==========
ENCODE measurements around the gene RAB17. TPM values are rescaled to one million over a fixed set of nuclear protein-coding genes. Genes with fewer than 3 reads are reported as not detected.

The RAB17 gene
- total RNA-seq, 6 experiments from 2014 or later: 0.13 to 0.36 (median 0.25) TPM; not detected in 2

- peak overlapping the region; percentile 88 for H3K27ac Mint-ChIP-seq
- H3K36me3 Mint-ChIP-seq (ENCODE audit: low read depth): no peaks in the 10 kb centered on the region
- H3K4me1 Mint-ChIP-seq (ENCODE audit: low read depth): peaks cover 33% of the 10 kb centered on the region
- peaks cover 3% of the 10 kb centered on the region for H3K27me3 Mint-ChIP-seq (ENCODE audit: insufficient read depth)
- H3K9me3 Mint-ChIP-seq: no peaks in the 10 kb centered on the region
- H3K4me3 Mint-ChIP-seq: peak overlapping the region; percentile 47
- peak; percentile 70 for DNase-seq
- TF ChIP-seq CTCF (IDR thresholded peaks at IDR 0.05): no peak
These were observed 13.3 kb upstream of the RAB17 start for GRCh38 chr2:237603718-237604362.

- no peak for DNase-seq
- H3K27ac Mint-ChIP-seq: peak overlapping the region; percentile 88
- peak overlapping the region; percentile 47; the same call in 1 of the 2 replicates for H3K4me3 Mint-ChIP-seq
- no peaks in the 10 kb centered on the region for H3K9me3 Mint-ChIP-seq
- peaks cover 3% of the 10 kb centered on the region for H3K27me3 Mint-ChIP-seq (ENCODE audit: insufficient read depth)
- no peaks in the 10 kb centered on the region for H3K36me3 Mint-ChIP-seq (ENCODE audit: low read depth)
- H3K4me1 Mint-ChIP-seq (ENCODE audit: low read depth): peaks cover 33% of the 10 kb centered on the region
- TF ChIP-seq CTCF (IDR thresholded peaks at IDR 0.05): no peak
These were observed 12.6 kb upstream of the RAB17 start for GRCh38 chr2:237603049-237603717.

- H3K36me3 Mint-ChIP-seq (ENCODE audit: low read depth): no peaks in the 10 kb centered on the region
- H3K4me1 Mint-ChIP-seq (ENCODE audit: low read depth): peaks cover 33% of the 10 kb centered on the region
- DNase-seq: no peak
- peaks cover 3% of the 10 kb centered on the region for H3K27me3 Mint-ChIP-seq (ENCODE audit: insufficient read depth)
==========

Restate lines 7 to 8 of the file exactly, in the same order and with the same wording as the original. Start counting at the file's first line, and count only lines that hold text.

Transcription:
- peaks cover 3% of the 10 kb centered on the region for H3K27me3 Mint-ChIP-seq (ENCODE audit: insufficient read depth)
- H3K9me3 Mint-ChIP-seq: no peaks in the 10 kb centered on the region